Valiant champion of the Truth! arm thyself with thy scourge, which the Church has given thee as thy emblem; and drive far from the flock of Christ the wolves of the Arian tribe, which, under various names, are even now prowling round the fold. Let our ears be no longer shocked with the blasphemies of these proud teachers, who presume to scan, judge, approve, and blame, by the measure of their vain conceits, the great God who has given them everything they are and have, and who, out of infinite love for His creatures, has deigned to humble Himself and become one of ourselves, although knowing that men would make this very condescension an argument for denying that He is God.
Remove our prejudices, O thou great lover of truth! and crush within us those time-serving and unwise theories, which tend to make us Christians forget that Jesus is the King of this world, and look on the law, which equally protects error and truth, as the perfection of modern systems. May we understand that the rights of the Son of God and His Church do not cease to exist, because the world ceases to acknowledge them; that to give the same protection to the true religion and to those false doctrines, which men have set up in opposition to the teaching of the Church, is to deny that all power has been given to Jesus in heaven and on earth; that those scourges which periodically come upon the world are the lessons which Jesus gives to those who trample on the Rights of His Church, Rights which He so justly acquired by dying on the Cross for all mankind; that, finally, though it be out of our power to restore those Rights to people that have had the misfortune to resign them, yet it is our duty, under pain of being accomplices with those who would not have Jesus reign over them, to acknowledge that they are the Rights of the Church.
And lastly, dear Saint, in the midst of the dark clouds which lower over the world, console our holy Mother the Church, who is now but a stranger and pilgrim amidst those nations which were her children, but have now denied her; may she cull the flowers of holy Virginity among the faithful, and may that holy state be the attraction of those fortunate souls who understand how grand is the dignity of being a Spouse of Christ. If, at the very commencement of her ministry, during the ages of persecution, the holy Church could lead countless Virgins to Jesus, may it be so even now in our own age of crime and sensuality; may those pure and generous hearts, formed and consecrated to the Lamb by this holy Mother, become more and more numerous; and so give to her enemies this irresistible proof that she is not barren, as they pretend, and that it is she that alone preserves the world from universal corruption, by leavening it with this angelic purity.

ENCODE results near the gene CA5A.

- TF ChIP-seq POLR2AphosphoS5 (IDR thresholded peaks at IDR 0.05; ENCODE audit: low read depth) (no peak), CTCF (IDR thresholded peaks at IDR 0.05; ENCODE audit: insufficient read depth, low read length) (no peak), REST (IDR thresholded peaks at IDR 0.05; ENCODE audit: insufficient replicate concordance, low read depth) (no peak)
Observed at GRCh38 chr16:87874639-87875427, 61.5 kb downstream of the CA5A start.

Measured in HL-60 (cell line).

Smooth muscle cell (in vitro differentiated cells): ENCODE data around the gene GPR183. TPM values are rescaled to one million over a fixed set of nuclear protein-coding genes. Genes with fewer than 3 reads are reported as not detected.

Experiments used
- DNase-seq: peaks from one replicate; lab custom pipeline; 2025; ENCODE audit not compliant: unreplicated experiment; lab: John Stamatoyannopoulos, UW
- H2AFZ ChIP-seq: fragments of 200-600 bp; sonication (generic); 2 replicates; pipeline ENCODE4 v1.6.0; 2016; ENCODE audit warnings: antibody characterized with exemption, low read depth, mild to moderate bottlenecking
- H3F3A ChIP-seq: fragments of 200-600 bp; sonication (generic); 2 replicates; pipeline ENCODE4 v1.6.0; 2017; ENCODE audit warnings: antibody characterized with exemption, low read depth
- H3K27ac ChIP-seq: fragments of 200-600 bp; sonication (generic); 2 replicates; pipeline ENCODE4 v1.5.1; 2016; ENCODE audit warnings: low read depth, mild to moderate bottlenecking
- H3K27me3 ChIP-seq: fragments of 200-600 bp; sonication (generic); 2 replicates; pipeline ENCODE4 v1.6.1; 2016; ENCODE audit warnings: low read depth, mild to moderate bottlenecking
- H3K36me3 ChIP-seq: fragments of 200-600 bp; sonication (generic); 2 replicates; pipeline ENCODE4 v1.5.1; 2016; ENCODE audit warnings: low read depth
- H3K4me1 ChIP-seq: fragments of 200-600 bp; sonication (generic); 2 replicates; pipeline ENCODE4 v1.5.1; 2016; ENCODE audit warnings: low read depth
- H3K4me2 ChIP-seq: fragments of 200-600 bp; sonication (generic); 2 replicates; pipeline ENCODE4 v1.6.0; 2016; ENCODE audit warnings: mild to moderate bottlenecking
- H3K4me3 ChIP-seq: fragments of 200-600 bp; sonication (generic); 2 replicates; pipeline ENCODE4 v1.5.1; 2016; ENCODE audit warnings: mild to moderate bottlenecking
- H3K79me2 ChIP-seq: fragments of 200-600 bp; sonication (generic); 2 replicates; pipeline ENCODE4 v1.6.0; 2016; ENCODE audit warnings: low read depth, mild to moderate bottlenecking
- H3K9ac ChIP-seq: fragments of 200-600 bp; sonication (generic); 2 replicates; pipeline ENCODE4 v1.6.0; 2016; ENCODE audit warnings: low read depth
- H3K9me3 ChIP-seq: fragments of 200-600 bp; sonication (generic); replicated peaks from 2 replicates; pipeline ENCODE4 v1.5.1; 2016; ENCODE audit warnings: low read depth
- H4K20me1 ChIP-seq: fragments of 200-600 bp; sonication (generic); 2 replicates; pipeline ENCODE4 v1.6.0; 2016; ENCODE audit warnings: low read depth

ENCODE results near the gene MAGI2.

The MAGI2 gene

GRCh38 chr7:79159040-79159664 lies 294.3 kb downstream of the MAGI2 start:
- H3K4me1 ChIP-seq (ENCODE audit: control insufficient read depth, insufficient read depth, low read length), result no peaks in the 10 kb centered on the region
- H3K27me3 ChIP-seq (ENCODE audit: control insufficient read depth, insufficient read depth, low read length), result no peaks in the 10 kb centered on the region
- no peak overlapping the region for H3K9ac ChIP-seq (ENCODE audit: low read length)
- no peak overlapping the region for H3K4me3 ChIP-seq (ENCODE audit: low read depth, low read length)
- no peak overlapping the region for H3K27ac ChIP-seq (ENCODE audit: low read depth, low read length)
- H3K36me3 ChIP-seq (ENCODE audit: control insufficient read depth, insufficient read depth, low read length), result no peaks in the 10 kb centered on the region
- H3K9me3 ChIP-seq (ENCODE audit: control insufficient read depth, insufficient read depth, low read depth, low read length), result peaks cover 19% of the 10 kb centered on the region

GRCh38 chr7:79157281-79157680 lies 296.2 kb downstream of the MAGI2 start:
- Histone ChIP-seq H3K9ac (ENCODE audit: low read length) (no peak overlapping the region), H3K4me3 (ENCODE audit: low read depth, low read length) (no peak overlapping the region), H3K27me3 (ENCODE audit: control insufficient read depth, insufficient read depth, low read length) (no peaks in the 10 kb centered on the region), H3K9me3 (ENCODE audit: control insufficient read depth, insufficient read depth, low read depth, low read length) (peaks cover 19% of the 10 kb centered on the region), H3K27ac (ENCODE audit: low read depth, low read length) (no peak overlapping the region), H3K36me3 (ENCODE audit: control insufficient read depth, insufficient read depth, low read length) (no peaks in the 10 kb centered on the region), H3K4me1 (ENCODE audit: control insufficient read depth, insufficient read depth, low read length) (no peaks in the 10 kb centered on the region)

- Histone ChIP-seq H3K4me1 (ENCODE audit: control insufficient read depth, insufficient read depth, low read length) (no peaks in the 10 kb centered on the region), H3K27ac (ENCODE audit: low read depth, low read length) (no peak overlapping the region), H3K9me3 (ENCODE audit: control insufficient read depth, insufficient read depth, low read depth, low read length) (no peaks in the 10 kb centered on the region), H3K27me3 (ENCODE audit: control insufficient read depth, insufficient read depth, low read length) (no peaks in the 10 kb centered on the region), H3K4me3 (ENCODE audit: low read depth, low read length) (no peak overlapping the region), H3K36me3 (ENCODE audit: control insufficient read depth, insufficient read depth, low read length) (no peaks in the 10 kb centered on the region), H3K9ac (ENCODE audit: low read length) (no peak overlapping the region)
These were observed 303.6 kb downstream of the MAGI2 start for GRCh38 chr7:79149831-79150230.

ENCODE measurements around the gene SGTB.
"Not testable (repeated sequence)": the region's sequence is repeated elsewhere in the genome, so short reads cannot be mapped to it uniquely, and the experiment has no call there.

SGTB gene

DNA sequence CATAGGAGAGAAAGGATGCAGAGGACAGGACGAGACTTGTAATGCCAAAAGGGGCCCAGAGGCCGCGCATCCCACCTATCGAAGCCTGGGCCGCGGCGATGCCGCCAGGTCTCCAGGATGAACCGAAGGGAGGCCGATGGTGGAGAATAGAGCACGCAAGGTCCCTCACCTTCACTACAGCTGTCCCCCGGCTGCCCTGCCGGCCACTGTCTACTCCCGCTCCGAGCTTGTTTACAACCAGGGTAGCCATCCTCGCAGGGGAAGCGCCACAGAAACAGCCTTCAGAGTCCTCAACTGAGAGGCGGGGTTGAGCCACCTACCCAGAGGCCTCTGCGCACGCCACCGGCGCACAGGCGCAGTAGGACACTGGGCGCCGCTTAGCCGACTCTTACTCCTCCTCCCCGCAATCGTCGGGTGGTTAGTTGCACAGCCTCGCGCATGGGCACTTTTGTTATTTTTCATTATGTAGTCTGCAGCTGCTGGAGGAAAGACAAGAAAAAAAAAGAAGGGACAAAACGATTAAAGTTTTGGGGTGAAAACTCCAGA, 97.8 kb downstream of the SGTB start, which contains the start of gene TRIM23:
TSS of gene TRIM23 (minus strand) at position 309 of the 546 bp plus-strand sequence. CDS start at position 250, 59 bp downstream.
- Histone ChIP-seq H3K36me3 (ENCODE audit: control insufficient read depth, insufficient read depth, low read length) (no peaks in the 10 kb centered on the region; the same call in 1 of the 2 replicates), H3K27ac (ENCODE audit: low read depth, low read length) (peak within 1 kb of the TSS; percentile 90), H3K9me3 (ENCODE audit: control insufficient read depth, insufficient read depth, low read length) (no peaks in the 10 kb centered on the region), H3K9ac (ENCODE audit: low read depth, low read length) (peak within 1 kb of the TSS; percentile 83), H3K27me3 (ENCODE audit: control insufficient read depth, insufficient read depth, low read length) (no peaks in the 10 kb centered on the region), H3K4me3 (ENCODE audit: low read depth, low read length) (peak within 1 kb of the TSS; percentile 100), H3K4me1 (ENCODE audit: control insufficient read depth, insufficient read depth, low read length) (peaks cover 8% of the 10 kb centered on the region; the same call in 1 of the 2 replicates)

Let us consider that last visible preparation for the coming of the Messias: a universal Peace. The din of war is silenced, and the entire world is intent in expectation. "There are three Silences to be considered," says St. Bonaventure, in one of his Sermons for Advent: "the first in the days of Noah, after the deluge had destroyed all sinners; the second, in the days of Caesar Augustus, when all nations were subjected to the empire; the third will be at the death of Antichrist, when the Jews shall be converted." O Jesus! Prince of Peace, thou willest that the world shall be in peace, when thou art coming down to dwell in it. Thou didst foretell this by the Psalmist, thy ancestor in the flesh, who, speaking of thee, said: "He shall make wars to cease "even to the end of the earth; he shall destroy the bow, and break the weapons; and the shield he shall burn in the fire."
And why is this, O Jesus? It is, that hearts, which thou art to visit, must be silent and attentive. It is that before thou enterest a soul, thou troublest it in thy great mercy, as the world was troubled and agitated before the universal peace; then thou bringest peace into that soul, and thou takest possession of her. Oh! come quickly, dear Lord, subdue our rebellious senses, bring low the haughtiness of our spirit, crucify our flesh, rouse our hearts from their sleep: and then may thy entrance into our souls be a feast-day of triumph, as when a conqueror enters a city which he has taken after a long siege. Sweet Jesus, Prince of Peace! give us peace; fix thy kingdom so firmly in, our hearts, that thou mayest reign in us for ever.